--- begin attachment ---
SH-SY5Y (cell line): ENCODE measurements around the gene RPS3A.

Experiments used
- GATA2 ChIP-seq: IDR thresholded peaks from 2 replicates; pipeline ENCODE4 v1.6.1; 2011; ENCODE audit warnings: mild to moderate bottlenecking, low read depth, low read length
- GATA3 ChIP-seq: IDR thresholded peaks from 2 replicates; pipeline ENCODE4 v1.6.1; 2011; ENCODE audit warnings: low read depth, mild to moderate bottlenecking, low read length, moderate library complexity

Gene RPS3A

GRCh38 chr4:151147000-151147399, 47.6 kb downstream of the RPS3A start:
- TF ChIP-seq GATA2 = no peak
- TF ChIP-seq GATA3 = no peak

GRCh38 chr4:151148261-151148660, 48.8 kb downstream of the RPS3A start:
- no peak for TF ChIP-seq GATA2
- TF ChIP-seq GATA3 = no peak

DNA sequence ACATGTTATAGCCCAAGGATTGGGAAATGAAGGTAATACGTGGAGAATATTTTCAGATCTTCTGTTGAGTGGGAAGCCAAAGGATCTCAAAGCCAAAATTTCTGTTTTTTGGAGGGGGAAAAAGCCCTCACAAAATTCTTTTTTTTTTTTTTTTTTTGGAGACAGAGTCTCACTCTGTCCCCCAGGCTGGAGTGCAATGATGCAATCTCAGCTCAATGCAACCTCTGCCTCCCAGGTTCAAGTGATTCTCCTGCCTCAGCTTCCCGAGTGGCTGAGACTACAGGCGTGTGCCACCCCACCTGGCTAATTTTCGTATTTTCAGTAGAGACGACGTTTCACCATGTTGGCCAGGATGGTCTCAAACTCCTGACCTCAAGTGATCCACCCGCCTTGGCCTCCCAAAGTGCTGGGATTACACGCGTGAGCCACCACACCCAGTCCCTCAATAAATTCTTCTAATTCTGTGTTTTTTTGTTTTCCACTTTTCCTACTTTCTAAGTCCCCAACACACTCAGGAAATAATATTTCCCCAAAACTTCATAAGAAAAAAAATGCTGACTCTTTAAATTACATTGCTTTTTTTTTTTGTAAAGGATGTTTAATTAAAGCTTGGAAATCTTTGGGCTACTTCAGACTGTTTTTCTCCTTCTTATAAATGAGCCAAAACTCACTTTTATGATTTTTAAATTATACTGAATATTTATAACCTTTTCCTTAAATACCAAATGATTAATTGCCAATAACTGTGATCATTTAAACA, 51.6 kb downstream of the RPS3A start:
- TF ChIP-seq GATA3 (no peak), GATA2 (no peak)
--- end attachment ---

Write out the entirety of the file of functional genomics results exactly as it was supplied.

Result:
SH-SY5Y (cell line): ENCODE measurements around the gene RPS3A.

Experiments used
- GATA2 ChIP-seq: IDR thresholded peaks from 2 replicates; pipeline ENCODE4 v1.6.1; 2011; ENCODE audit warnings: mild to moderate bottlenecking, low read depth, low read length
- GATA3 ChIP-seq: IDR thresholded peaks from 2 replicates; pipeline ENCODE4 v1.6.1; 2011; ENCODE audit warnings: low read depth, mild to moderate bottlenecking, low read length, moderate library complexity

Gene RPS3A

GRCh38 chr4:151147000-151147399, 47.6 kb downstream of the RPS3A start:
- TF ChIP-seq GATA2 = no peak
- TF ChIP-seq GATA3 = no peak

GRCh38 chr4:151148261-151148660, 48.8 kb downstream of the RPS3A start:
- no peak for TF ChIP-seq GATA2
- TF ChIP-seq GATA3 = no peak

DNA sequence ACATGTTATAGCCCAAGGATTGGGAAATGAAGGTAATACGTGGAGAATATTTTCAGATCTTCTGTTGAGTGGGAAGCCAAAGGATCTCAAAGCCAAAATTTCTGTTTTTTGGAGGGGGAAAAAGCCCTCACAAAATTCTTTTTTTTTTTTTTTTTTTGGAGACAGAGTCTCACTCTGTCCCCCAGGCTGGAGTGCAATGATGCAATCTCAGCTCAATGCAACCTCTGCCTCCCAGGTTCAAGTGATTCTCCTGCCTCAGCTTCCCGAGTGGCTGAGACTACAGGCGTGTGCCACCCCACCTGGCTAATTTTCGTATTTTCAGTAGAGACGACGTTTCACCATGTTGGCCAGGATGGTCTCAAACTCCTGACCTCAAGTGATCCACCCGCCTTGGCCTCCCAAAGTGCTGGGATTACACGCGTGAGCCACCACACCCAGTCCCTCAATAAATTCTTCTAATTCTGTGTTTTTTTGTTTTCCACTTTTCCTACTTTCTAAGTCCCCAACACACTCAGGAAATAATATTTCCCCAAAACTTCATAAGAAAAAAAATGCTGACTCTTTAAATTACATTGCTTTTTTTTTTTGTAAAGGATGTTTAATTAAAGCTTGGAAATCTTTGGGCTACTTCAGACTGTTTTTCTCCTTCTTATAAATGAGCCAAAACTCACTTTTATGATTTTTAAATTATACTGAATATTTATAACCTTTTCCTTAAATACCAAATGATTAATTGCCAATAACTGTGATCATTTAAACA, 51.6 kb downstream of the RPS3A start:
- TF ChIP-seq GATA3 (no peak), GATA2 (no peak)